Marisa Kwiatkowski, writing for the Indy Star, has an article on the resignation by Mary Beth Bonaventura from her post as director of the State’s Department of Child Services. She was a Pence appointee to DCS and, prior to that, had been a Bayh appointee as judge of the Lake County Juvenile Court. So, she’s been in the child welfare business for a long time, and it sounds like she’s either bipartisan or non-partisan.
Her letter of resignation outlines four reasons for her departure. First, is the Governor’s choice of DCS chief of staff. (I had initially posted, incorrectly, that it was a very partisan Eric Miller, known for his campaigns in favor of socially conservative views. Turns out it was a different Eric Miller):
She said the governor’s office placed Eric Miller as her DCS chief of staff — someone with no child welfare experience — because he “was an asset during the campaign.”
Using the position and authority given by Holcomb’s office, Bonaventura argued, Miller has engineered his own hires, bullied subordinates, created a hostile work environment, exposed the agency to lawsuits, overridden her decisions, been ‘brazenly insubordinate” and made cost-cutting decisions without her knowledge. She said her attempts to “rein him in” haven’t been supported.
Second she says the works DCS has done to build a better relationship with child welfare providers and the work DCS been trying to do to update its rates and licensing is being undermined. A collaborative relationship is being returned to an adversarial one.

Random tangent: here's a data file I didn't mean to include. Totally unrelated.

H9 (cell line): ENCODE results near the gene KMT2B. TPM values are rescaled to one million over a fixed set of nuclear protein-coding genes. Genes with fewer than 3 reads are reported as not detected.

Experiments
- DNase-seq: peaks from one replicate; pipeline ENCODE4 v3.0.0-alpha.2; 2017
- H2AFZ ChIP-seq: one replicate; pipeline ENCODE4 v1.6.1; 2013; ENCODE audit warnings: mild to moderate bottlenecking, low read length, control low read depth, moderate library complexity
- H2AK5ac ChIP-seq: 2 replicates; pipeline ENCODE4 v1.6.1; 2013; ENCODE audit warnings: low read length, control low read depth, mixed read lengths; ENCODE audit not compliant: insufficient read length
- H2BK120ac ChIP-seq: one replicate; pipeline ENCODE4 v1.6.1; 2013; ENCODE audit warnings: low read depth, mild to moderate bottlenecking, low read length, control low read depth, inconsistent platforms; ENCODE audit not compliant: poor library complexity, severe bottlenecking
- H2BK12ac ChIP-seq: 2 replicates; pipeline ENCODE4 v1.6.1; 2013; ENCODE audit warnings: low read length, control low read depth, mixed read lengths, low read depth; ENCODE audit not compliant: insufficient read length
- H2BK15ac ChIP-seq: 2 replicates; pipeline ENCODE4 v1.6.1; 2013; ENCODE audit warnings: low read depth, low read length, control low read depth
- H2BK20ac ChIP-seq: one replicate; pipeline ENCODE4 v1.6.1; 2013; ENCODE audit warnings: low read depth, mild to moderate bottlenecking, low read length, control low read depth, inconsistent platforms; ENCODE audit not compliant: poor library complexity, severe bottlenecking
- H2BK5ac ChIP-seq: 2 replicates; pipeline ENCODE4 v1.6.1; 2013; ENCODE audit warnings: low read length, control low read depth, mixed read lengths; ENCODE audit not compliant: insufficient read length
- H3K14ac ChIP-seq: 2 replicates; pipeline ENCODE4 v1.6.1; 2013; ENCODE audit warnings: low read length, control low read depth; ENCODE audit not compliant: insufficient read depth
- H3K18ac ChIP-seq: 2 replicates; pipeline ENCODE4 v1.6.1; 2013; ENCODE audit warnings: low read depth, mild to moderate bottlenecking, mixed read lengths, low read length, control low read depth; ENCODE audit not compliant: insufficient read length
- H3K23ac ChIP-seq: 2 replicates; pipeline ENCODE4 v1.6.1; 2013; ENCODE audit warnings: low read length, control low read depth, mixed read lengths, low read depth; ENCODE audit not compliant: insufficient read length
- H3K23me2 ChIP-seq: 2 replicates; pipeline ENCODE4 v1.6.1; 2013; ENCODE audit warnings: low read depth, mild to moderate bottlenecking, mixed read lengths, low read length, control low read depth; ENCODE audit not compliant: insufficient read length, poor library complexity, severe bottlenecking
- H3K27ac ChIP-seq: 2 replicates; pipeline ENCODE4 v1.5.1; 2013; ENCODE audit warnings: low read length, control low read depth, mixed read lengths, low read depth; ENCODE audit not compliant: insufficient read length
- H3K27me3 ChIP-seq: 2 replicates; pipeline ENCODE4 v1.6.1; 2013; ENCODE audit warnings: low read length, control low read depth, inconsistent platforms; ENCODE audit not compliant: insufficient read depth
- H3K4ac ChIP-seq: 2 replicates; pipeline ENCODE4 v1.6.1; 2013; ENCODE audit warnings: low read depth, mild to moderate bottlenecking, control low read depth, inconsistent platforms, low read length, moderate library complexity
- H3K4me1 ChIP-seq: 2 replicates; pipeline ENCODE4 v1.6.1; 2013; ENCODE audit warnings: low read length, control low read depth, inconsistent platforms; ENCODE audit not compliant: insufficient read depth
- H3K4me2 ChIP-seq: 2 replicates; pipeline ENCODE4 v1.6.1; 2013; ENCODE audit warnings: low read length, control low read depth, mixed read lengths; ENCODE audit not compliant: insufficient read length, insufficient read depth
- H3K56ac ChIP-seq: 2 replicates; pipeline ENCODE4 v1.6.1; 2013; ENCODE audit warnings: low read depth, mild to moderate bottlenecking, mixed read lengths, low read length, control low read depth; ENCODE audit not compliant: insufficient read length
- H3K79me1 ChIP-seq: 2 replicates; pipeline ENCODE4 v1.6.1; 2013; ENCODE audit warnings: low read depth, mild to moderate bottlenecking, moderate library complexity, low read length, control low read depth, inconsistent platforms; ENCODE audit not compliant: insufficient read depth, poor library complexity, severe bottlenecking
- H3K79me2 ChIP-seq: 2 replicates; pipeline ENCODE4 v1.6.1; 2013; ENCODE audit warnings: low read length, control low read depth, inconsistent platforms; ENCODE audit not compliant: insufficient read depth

Third she says antiquated technology is threatening to wreck the Child Support Bureau and that the governor’s office has cancelled the plan for a new system despite years of work to secure federal approval and matching funds.
Finally, she says efforts to reduce or cap staffing levels of family case managers and child welfare attorneys “will lead to disastrous results.” She contends that DCS was permitted “to request only a fraction of the funding and staffing needed to protect kids.”
A lot of the complaints sound more or less like you could chalk it up to budgetary concerns. A good director is going to believe in the mission of his or her agency and will frequently chafe at budgetary constraints imposed from higher up where they are trying to balance a lot of different priorities. But, I doubt that can be the whole story. She managed under the Pence administration which, I don’t suppose was overly free with money when it comes to social welfare. So, it sounds like this might go beyond the usual penny pinching.
Social welfare spending can often seem like you’re pouring money into a black hole. The need is infinite, and it’s tough to see good results from the spending. At best, it seems like you are merely making bad situations less bad. But, at the end of the day, Ms. Bonaventura is correct that kids lives hang in the balance.